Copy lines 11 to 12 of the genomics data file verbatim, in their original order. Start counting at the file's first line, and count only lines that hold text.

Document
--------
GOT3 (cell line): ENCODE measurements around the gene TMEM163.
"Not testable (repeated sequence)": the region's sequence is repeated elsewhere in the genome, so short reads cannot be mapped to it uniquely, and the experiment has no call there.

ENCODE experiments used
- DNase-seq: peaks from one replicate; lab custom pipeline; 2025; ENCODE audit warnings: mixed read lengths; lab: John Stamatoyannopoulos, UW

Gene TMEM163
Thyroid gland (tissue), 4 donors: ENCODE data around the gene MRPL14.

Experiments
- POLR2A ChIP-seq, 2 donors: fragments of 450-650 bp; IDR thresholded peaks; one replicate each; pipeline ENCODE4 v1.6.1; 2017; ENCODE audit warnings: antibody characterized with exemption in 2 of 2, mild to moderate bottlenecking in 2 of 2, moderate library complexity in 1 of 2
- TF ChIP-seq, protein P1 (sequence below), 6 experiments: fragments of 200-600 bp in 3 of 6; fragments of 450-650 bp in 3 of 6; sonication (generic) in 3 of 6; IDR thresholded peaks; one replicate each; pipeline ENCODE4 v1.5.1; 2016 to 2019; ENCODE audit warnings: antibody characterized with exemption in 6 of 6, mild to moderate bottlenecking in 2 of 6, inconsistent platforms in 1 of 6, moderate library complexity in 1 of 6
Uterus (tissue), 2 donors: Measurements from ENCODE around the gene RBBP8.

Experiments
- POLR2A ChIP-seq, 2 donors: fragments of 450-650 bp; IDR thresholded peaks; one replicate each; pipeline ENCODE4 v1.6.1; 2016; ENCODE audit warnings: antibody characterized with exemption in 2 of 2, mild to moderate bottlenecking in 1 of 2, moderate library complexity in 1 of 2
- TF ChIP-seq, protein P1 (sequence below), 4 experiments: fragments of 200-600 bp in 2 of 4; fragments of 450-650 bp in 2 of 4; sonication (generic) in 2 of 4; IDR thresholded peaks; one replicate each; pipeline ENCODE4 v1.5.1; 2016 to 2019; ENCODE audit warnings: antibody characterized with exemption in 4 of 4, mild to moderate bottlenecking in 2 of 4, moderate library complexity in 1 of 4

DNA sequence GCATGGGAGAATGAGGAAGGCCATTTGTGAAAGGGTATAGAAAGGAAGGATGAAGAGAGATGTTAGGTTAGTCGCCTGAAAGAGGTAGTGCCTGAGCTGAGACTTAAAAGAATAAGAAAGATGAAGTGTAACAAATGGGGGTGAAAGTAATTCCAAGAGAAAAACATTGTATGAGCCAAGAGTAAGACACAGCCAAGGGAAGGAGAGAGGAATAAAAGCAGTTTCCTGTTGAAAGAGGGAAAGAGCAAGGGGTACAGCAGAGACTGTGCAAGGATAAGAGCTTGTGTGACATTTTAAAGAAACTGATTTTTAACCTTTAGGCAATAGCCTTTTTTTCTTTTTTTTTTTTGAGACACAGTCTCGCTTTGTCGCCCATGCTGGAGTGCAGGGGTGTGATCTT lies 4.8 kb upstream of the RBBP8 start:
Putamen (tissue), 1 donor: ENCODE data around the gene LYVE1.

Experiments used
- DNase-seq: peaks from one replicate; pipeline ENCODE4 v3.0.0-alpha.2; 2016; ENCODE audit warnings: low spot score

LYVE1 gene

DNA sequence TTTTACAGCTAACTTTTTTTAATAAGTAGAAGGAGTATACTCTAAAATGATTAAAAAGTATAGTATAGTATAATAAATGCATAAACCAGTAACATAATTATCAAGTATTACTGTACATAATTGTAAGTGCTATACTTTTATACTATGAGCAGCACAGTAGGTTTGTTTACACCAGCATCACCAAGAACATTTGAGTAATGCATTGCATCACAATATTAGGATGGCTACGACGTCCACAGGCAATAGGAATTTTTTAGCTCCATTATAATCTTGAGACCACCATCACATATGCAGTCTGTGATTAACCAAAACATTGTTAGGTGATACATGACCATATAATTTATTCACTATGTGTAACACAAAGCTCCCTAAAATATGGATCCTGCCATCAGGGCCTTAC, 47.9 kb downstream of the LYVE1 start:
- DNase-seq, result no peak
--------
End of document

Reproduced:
Experiments
- POLR2A ChIP-seq, 2 donors: fragments of 450-650 bp; IDR thresholded peaks; one replicate each; pipeline ENCODE4 v1.6.1; 2016; ENCODE audit warnings: antibody characterized with exemption in 2 of 2, mild to moderate bottlenecking in 1 of 2, moderate library complexity in 1 of 2